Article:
THE TELEGRAPH, WIRED 50: Heath Bunting

Heath Bunting is on a mission. But don't asking him to
define what it is. His CV (bored teen and home computer
hacker in 80s Stevenage, flyposter, graffiti artist and art
radio pirate in Bristol, bulletin board organiser and
digital culture activist (or, his phrase, artivist) in
London (is replete with the necessary qualifications for a
90s sub-culture citizen but what s interesting about Heath
is that if you want to describe to someone what he actually
does there s simply no handy category that you can slot him

If you had to classify him, you could do worse than call him
an organiser of art events. Some of these take place online,
some of them in RL, most of them have something to do with
technology, though not all. One early event that hit the
headlines was his 1994 Kings Cross phone-in, when Heath
distributed the numbers of the telephone kiosks around Kings
Cross station using the Internet and asked whoever found
them to choose one, call it at a specific time and chat with
whoever picked up the phone. The incident was a resounding
success; at 6 pm one August afternoon, the are was
transformed into "a massive techno crowd dancing to the
sound of ringing telephones", according to Heath.

More recently, in collaboration with his mother an
ex-Greenham activist and bus driver he set up a bogus Glaxo
website which mimicked the real one and asked employees to
send in their pets for vivisection and experimentation.
Glaxo were alarmed enough to issue a public statement, and
have the offending site removed.

But why has this one-time graffiti artist and stained glass
window apprentice embraced the net? When I was on the street
I was always looking for new tools, and I was always looking
to do battle with the front-end though I hesitate to say the
front end of what, exactly. For me the real excitement of
the net was that it exposed many different types of people.
Also, the new medium gave someone like Heath who had little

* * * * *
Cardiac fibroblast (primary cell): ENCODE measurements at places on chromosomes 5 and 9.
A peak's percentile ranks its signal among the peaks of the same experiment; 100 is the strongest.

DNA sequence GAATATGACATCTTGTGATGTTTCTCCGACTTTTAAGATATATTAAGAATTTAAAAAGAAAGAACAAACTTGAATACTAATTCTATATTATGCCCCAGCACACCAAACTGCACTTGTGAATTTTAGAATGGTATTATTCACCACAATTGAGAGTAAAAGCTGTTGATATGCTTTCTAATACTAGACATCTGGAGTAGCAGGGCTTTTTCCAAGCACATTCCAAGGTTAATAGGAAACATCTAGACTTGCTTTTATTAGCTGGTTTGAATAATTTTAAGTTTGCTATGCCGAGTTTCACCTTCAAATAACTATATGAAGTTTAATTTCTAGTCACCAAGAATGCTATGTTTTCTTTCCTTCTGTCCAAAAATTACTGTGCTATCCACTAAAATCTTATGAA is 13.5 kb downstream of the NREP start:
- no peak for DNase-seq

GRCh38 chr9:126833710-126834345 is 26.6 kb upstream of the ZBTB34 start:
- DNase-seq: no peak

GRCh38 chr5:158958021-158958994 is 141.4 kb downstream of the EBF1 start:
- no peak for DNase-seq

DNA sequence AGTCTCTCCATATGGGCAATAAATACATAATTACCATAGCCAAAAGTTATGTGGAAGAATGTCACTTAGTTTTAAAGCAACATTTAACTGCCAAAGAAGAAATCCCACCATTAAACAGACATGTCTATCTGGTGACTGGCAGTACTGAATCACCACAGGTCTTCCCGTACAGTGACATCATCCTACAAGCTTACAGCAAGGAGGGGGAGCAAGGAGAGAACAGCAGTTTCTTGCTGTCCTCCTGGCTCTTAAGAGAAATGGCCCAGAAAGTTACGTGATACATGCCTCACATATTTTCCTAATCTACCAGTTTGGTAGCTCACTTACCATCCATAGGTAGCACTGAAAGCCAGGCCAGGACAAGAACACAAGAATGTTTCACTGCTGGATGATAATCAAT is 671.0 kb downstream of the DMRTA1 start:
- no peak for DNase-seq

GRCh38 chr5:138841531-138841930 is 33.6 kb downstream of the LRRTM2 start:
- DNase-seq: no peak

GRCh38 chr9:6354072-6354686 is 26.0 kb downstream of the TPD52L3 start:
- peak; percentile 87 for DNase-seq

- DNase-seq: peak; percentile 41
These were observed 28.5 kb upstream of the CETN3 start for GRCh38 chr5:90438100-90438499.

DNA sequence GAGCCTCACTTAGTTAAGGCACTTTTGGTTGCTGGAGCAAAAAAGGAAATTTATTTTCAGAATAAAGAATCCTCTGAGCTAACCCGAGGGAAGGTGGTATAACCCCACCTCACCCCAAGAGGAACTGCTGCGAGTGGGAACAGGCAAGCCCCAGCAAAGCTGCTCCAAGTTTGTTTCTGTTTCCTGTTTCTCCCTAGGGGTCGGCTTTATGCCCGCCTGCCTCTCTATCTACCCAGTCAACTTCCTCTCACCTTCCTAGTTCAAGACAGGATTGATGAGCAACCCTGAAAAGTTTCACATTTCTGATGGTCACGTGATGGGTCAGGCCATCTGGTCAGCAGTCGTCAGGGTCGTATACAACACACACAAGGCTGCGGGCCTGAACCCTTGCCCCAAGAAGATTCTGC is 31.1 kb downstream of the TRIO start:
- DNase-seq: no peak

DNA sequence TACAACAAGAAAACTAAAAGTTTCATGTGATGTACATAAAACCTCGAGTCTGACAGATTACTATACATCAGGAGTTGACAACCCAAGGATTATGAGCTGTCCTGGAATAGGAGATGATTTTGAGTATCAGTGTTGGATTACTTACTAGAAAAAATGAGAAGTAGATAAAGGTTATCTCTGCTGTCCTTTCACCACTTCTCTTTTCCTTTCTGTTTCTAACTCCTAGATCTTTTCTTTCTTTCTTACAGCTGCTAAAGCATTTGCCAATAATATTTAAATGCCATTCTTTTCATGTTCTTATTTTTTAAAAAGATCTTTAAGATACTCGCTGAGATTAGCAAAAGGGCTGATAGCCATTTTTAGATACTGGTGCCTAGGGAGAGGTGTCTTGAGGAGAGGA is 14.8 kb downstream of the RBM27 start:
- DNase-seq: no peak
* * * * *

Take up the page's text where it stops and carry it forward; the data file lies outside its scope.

or no resources - the chance to engage head on with
large-scale organisations. I've always attacked big things.
When I was a kid I always used to pick fights with people
that were bigger than me. I suppose I've carried on doing
it, though now I"m fighting multinationals, or large belief
systems. I grew up in Stevenage, too, which although it
seems very pleasant jobs, grass, good transport it is in
fact an incredibly violent place. It s to do with the
top-down plan of the whole place and all the areas are
designated, for example. I think that s where I got my
hatred of large forms. People think it's a shame that
there's no central body in London. I think that's great.

This year is the one in which Heath has really begun to get
recognition by the burgeoning European digital arts scene
that conference hops its way around the continent from one
year's end to the next. This is the year, he says, that net
art is going to be absorbed into electronic art in a big
way. But although his travel schedule is beginning to look
completely insane. Heath has been doing a bit of conference
organising of his own. Last year, pissed off with gatherings
like Digital Dreams, which cost thousands of pounds to stage
and gave no one access to any of the big names he put
together the Netmare conference (TK), were there was no
distinction between audience and speaker; at the moment, he
is organising a series of informal lecture meetings called
Anti with E at the Backspace cyberlounge in Winchester
Wharf. Already, though, Heath sees the possibilities for
staging really challenging events on the net decreasing. All
those things which the Net initially exposed are now being
covered over. The real form of control is not police
confiscating servers but financial dictates. The potential
for different possibilities is being diminished by money.
For example, a lot of people who used to do challenging work
are business people in their own right now and this is
effectively a form of self-censorship. Also, and this is
only a suspicion, but a strong one, search engines are
beginning to deliberately ignore certain kinds of content.
The sites of, to take one case, were refused by
Yahoo because they were meaningless by Yahoos standards.

With this in mind, Heath is dreaming up ways to sabotage
other technologies like CCTV and marketing databases. But he
is not going to go around smashing cameras that's not his
style: by smashing cameras you only reinforced the system.
You need to get people to begin to doubt the system. That's
what I do - I create disbelief. The idea is to introduce bad
data into such systems using techniques of illusion, so that
they cease to become trustworthy - optical illusions for
cameras, inconsistencies and false identities for the
databases. Will it work? Judge for yourself: Heath is
demonstating his new techniques in Lancaster in June; for
details, see his website

James Flint